Here at NOAA, we're predicting a 60% chance that the 2021 Atlantic hurricane season will be above normal. There is a 30% chance of the season being near normal and a 10% chance of it being below normal. Several climate factors that are conducive to increased hurricane activity, including the ongoing high-activity era that has been in place since 1995, are reflected in this year's outlook. We're now experiencing ENSO neutral conditions with the possibility of a return to La Nina later in the hurricane season. In addition, warmer than average sea surface temperatures in the tropical Atlantic Ocean and Caribbean Sea reduced vertical wind shear. Weaker tropical Atlantic trade winds, and an enhanced West African monsoon all contribute to the outlook for the season's above normal activity.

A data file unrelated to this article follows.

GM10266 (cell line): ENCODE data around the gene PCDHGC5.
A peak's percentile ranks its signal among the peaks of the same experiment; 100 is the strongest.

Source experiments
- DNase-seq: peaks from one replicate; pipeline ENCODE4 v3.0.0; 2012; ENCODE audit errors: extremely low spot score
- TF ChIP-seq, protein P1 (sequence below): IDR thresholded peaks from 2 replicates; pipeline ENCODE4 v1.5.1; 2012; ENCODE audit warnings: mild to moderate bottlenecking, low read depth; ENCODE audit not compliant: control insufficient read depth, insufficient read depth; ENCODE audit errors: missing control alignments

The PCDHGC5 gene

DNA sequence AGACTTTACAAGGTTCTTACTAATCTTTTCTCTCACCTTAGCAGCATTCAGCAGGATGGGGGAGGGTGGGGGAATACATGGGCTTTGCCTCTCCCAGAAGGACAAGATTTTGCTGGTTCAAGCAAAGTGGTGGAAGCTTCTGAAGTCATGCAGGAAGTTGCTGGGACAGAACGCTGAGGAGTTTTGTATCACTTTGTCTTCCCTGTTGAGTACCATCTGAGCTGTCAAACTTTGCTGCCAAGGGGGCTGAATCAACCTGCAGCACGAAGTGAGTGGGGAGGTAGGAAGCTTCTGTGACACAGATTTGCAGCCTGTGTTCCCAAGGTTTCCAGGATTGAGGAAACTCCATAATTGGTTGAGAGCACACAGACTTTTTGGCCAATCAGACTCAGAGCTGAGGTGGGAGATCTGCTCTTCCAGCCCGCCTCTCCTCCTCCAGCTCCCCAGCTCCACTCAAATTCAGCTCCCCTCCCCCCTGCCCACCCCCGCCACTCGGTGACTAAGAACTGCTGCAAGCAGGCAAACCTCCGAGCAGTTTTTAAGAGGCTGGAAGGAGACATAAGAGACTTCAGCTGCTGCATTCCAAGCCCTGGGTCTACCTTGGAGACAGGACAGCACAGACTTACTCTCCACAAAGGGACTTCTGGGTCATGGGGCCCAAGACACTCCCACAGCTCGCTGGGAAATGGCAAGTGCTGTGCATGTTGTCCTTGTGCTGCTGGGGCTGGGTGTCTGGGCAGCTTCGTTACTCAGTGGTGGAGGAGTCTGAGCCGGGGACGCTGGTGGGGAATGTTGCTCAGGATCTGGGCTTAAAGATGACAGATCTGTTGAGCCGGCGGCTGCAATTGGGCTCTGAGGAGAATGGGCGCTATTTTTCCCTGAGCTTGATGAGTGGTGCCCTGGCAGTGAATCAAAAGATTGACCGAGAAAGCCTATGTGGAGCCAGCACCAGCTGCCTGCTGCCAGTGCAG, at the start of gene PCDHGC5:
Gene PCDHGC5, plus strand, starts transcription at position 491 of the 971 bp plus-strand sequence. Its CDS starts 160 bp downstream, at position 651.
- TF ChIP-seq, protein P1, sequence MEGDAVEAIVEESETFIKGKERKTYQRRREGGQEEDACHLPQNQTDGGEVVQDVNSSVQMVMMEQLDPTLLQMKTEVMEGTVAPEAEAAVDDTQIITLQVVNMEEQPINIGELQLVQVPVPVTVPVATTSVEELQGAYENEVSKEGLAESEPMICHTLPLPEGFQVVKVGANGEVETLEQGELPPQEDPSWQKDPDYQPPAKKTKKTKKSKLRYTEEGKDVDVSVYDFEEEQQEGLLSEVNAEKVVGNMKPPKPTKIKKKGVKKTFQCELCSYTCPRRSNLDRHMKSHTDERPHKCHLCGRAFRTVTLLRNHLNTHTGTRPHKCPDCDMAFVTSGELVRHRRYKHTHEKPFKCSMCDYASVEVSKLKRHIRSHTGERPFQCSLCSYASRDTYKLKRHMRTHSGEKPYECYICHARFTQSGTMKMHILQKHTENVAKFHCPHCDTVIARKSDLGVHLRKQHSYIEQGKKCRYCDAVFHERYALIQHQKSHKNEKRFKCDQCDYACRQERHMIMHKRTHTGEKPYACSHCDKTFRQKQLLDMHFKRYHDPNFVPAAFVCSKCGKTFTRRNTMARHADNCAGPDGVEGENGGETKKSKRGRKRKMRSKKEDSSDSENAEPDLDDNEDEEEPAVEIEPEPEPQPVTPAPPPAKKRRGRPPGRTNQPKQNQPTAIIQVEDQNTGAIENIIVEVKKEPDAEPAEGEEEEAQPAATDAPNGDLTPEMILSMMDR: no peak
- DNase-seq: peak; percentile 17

Taylor Wilson:

For more stay with the weather section on usatoday.com/news. And thanks for listening to 5 Things. You can subscribe for free and also rate us and review on Apple Podcasts and you can listen, wherever you find your pods. Thanks as always to Shannon Green and Claire Thornton for their work on the show. 5 Things is part of the USA TODAY Network.

This article originally appeared on USA TODAY: Kamala Harris on immigration, NATO goes after China: 5 Things podcast